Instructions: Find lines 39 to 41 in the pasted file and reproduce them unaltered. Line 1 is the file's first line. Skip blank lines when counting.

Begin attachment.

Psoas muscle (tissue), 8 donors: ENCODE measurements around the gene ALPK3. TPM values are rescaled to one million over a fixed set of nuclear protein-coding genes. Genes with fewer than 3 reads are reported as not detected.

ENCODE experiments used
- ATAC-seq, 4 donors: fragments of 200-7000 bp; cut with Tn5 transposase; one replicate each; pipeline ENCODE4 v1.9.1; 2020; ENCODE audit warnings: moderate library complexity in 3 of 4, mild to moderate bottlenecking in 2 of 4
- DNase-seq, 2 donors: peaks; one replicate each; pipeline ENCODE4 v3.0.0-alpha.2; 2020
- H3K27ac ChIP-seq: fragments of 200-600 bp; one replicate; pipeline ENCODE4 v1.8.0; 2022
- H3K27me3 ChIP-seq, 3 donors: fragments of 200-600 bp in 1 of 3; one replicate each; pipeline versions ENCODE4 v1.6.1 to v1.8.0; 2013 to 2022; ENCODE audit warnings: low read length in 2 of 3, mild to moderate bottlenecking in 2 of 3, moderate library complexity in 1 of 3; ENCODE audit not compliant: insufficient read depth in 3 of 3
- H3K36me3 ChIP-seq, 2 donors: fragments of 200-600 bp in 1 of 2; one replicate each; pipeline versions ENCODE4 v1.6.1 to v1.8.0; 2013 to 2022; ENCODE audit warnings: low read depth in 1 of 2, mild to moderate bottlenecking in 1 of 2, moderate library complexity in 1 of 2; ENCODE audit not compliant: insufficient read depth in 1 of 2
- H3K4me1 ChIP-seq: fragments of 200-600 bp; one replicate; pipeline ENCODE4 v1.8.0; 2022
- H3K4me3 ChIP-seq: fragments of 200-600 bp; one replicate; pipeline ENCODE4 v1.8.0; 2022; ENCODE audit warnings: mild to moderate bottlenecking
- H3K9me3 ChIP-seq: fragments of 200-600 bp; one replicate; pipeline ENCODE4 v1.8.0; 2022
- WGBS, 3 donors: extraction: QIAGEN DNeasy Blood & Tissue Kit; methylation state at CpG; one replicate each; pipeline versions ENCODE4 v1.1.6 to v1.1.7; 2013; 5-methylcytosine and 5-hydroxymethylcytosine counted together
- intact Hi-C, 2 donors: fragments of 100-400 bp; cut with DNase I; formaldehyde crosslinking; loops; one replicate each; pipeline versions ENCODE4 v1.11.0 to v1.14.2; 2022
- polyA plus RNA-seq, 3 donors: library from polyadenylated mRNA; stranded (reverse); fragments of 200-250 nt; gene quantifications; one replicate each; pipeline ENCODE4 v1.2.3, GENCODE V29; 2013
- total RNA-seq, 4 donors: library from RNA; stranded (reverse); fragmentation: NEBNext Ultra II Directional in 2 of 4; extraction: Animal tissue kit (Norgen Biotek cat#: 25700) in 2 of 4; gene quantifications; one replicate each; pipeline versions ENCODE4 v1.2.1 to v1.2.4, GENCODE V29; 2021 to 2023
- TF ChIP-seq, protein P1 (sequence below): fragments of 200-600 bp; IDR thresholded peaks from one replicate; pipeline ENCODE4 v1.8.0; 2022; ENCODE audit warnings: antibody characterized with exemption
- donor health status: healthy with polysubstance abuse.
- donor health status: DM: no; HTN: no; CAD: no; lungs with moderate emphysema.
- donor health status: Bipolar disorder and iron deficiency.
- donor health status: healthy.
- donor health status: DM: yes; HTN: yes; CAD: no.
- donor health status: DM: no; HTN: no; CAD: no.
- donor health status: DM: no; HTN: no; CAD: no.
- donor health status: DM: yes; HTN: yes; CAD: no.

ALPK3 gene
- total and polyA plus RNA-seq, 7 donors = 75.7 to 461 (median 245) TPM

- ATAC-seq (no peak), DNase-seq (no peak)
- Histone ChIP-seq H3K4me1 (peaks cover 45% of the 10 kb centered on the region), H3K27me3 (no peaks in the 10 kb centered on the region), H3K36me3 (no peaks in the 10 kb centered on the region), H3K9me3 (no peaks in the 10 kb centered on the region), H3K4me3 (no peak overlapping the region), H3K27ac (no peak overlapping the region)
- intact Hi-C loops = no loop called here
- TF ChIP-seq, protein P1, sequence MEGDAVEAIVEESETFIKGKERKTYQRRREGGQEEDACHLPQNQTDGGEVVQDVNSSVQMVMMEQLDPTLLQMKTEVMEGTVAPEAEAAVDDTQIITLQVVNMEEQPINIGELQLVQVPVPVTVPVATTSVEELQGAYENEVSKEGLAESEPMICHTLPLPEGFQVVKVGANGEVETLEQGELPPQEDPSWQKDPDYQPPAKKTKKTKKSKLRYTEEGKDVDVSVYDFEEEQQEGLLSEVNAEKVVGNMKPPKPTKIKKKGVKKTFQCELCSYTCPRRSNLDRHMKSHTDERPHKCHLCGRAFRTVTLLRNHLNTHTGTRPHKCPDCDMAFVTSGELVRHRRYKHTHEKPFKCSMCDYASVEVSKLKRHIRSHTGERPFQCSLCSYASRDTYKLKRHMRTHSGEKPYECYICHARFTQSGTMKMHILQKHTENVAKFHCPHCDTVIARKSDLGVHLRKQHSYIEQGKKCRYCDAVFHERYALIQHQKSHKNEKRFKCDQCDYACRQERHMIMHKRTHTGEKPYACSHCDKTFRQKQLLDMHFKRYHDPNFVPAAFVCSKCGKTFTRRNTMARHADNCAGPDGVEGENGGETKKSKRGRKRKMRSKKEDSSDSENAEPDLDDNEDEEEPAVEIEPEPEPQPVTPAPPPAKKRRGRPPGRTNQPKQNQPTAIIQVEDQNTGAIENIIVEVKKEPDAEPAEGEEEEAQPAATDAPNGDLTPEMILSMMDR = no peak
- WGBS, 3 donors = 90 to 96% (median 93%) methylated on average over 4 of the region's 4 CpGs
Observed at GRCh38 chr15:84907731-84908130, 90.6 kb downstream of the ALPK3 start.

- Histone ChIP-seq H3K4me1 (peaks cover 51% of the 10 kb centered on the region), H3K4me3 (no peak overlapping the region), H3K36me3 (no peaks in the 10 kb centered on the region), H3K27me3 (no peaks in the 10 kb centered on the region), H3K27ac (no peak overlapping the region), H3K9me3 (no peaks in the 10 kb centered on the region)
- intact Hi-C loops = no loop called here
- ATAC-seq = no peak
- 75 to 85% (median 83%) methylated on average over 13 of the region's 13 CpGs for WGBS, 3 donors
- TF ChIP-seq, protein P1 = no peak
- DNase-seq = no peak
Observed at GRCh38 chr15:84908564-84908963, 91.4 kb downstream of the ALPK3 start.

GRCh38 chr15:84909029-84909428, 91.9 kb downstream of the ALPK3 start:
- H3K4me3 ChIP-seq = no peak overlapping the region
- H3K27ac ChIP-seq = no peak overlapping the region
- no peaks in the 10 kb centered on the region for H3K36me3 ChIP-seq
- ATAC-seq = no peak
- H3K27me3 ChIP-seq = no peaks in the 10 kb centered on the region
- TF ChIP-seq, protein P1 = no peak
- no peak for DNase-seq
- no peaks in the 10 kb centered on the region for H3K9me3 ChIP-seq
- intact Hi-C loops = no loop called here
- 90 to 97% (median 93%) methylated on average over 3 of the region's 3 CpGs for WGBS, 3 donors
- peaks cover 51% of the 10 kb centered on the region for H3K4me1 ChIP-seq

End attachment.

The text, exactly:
GRCh38 chr15:84909029-84909428, 91.9 kb downstream of the ALPK3 start:
- H3K4me3 ChIP-seq = no peak overlapping the region
- H3K27ac ChIP-seq = no peak overlapping the region